Introduction: Camper Utility Rod
Welcome to my 'ible for a handy multi-purpose, low-profile, lightweight rod-thingy for the outside of a camper. After a few trips in my camper, I thought a place to put stuff outside the camper would be great. I'm always wanting a place to set my drink, hang a wet towel, tie off the trash bag, etc.
Came up with this pretty simple idea, the design of the brackets took a little while to get just right. The key was to start with plain old fender washers...
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Step 1: Washers!
Spent a bit of time considering different ways to mount the 1/4" rod to the camper skin, but still leave a gap. Right-angle brackets, curtain-rod brackets, hollow square-stock sections, clevis-pin mounts, etc. Nothing seemed right, not too little, not too much, until I realized fender washers would be a great place to start.
They are inexpensive, easy to source, and have the perfect look and function when the sides are bent into position. The smooth curve of the edges will not snag on anything. The mounting points also work well with the direction of applied force, had I used angle brackets the downward force of any load would eventually deform the skin of the camper.
Before you commit to a particular washer (and buy a dozen of them) test bending one with a hammer. The first washers I bought wouldn't bend all the way to 90 degrees. They broke. The metal must have had some case-hardening, making them stronger, but brittle.
The brittle washers came from my local hardware store. The washers that bent up nice were from a dedicated fastener store, go figure.
I was tempted to make my own blanks with a hole saw, but I didn't have the right size saw. For a 1/4" rod with a 1/4" gap, the 2-inch washers worked great. If you needed something different and/or non-standard, cutting blanks out of flat stock with a hole-saw would be a good fallback. Plus, cutting them yourself would let you use exactly the material you want. For instance, a thinner gauge of aluminum instead of steel would have bent up better, and been plenty strong. The finished brackets made from washers are very sturdy, maybe a little overkill.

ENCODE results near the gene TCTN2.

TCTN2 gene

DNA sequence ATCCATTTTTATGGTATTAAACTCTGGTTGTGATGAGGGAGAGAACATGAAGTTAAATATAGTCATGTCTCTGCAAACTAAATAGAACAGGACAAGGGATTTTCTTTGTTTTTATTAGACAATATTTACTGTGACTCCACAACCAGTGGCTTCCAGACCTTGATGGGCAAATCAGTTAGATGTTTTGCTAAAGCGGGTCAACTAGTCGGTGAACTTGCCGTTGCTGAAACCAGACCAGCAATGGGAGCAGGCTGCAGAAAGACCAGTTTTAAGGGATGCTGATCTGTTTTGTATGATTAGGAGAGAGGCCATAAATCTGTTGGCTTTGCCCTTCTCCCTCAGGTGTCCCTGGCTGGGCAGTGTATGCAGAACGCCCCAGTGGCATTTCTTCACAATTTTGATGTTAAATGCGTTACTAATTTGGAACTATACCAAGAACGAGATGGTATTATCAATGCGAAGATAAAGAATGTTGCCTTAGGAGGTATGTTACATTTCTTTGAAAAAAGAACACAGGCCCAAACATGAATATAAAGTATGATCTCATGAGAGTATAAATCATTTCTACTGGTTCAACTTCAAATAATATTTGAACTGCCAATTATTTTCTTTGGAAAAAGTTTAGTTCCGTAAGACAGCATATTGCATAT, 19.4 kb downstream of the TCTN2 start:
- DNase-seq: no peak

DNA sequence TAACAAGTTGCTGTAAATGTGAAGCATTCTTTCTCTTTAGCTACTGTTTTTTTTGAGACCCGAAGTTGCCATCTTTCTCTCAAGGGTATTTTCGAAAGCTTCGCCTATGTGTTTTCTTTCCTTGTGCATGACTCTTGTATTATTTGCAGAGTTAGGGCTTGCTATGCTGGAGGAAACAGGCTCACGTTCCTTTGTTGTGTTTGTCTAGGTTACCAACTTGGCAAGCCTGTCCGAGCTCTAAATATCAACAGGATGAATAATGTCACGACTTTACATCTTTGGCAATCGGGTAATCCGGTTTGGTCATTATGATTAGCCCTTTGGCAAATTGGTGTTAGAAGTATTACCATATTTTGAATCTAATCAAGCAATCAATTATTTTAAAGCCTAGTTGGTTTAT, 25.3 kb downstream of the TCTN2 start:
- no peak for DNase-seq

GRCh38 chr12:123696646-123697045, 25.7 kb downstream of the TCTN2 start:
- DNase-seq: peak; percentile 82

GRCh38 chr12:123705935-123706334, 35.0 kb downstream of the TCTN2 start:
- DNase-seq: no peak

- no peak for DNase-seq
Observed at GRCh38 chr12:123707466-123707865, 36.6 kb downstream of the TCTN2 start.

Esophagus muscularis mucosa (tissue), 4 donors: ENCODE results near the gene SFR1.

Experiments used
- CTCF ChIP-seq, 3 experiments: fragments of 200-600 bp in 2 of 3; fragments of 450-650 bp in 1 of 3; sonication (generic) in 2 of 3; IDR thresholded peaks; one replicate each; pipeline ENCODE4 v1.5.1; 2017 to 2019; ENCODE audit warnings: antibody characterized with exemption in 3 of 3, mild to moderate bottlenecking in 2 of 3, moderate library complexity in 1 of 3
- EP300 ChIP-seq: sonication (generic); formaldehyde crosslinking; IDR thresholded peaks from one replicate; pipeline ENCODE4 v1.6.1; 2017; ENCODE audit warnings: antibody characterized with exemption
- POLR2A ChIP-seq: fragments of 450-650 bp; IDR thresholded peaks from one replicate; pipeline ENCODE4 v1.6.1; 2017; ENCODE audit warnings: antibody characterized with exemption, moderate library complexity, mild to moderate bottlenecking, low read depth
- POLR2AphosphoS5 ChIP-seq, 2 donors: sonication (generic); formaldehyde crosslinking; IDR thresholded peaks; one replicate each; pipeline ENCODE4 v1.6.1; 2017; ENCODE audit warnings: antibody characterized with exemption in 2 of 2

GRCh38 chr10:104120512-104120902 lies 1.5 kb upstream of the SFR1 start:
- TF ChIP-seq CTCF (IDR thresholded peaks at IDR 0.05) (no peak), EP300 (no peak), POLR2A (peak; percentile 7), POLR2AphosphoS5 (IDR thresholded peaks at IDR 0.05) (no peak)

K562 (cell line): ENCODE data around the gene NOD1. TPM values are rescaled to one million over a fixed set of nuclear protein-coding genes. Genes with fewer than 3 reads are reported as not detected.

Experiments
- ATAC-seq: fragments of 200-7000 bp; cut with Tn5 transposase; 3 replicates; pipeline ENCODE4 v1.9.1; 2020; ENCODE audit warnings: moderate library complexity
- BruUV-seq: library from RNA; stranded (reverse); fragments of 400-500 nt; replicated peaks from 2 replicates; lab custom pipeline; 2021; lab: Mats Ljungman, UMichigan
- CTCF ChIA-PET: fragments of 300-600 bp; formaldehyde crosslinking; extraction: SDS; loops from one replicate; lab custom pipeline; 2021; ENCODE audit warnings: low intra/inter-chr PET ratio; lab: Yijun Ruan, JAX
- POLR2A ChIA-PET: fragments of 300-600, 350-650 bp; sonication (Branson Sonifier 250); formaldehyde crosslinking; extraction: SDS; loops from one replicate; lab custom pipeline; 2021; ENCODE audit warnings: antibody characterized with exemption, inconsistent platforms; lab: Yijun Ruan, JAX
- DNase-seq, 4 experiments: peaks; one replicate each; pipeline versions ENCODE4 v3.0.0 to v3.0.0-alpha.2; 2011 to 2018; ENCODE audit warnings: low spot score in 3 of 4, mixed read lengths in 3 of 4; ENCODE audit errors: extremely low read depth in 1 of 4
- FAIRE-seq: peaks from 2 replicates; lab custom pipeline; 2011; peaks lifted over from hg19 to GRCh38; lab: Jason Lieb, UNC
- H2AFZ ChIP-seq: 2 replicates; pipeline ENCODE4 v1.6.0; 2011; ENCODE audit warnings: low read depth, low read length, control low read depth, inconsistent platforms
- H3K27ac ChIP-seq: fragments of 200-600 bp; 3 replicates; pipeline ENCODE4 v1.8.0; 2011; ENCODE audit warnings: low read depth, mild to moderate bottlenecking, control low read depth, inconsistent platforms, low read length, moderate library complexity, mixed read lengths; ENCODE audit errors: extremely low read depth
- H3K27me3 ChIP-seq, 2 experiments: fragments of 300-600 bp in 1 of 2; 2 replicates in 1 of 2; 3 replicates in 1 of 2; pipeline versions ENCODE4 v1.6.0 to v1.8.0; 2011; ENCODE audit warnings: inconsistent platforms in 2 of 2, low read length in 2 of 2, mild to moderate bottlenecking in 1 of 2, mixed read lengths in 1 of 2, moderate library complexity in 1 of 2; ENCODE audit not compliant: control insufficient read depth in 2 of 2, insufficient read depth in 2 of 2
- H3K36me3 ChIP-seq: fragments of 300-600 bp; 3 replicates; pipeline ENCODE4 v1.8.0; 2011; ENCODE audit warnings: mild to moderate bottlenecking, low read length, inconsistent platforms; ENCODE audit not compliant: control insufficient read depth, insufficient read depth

Whether you buy or make your bracket stock, get one more than you think you'll need. I started with 4 brackets for an 8' section, one bracket every 2', right? You also need one at the beginning, at position "0", in addition to 2', 4', 6' and 8'. That makes 5 brackets for an 8ft. rod. This type of "fencepost" error always gets me.
Step 2: Get Square "mandrel" Stock, Start Bending
By using a solid square material as a mandrel to bend the washers on, the cleanest bends are made. See the picture with my first test bend, I didn't use the square stock, just bent the washer as close to 90 as possible in the vise. If the bottom of the bracket isn't square, it won't mount very well.
I lucked out and had a chunk of 5/8" aluminum, but I could have used easier-to-source 1/2" steel too, just left a 1/8" gap when doing the 2nd bend.